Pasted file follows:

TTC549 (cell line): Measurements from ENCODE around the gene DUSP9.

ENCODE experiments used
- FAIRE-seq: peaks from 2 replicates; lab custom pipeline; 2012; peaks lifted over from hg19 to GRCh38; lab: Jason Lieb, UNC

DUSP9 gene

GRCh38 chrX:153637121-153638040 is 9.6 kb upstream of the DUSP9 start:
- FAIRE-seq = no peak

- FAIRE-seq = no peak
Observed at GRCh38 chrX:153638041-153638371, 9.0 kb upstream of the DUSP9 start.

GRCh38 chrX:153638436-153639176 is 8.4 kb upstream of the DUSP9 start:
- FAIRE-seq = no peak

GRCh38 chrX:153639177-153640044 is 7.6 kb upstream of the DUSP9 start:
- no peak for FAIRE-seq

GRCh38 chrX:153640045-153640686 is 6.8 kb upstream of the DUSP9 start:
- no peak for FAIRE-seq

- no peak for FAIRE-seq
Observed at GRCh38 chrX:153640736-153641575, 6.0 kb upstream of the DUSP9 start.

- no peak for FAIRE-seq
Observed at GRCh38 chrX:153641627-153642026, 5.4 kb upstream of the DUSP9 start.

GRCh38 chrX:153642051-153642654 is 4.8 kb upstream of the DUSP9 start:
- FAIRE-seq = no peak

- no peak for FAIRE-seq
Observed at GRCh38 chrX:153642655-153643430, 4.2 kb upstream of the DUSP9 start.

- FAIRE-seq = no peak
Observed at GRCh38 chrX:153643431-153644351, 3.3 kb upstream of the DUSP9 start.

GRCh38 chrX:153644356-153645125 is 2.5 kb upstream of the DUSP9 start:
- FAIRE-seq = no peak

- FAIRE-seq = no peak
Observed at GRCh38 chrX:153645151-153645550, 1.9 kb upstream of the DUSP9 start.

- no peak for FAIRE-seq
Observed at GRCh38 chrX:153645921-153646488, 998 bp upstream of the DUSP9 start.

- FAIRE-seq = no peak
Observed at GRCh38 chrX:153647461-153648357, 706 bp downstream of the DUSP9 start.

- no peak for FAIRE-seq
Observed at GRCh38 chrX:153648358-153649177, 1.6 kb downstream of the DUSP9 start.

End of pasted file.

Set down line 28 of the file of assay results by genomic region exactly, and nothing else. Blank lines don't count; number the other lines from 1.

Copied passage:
Observed at GRCh38 chrX:153645151-153645550, 1.9 kb upstream of the DUSP9 start.